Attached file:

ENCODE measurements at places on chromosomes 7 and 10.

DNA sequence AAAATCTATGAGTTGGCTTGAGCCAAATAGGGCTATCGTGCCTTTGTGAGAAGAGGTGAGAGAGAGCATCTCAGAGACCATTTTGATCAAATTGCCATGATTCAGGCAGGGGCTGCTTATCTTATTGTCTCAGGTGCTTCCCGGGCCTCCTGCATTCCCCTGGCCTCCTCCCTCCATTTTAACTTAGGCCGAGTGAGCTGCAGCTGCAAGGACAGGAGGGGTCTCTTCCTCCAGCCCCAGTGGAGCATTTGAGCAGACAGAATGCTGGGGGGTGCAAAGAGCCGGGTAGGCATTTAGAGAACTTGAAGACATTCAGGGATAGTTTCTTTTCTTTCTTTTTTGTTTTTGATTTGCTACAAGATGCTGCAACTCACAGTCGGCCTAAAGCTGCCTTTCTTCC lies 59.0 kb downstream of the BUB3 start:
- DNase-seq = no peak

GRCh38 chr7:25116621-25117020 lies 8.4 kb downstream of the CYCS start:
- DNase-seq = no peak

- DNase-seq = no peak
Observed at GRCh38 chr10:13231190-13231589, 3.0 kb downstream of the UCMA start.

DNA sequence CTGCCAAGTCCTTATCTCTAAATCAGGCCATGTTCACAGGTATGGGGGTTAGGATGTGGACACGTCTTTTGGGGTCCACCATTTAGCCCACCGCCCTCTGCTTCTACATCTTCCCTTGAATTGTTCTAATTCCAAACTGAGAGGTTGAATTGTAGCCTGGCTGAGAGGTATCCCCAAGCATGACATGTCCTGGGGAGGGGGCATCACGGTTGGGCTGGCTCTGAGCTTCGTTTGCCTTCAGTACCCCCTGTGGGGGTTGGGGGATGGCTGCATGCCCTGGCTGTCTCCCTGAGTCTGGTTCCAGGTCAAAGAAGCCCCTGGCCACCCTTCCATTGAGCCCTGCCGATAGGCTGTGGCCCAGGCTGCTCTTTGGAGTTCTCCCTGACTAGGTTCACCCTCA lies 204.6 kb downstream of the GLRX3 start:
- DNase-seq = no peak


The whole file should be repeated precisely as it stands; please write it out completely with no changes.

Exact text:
ENCODE measurements at places on chromosomes 7 and 10.

DNA sequence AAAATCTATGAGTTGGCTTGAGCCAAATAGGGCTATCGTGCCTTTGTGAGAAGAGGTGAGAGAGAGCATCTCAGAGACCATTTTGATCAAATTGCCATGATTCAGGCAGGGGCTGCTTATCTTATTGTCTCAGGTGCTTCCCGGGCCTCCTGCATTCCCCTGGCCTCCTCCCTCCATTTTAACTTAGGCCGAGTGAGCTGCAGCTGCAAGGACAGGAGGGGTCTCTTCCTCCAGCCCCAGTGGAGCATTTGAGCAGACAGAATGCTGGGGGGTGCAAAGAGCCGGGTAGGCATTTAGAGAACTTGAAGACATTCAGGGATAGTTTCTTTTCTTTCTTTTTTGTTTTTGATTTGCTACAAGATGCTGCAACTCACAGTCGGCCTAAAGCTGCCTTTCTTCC lies 59.0 kb downstream of the BUB3 start:
- DNase-seq = no peak

GRCh38 chr7:25116621-25117020 lies 8.4 kb downstream of the CYCS start:
- DNase-seq = no peak

- DNase-seq = no peak
Observed at GRCh38 chr10:13231190-13231589, 3.0 kb downstream of the UCMA start.

DNA sequence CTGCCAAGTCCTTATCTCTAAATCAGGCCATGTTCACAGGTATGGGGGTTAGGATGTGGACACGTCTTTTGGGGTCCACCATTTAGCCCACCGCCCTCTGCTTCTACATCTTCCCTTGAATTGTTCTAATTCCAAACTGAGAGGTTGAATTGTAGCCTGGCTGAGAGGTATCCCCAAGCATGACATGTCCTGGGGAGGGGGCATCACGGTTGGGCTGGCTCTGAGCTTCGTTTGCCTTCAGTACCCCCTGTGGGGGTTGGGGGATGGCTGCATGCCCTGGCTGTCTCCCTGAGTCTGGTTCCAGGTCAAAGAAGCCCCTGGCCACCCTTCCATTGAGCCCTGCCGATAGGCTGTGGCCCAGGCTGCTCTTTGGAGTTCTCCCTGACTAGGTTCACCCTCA lies 204.6 kb downstream of the GLRX3 start:
- DNase-seq = no peak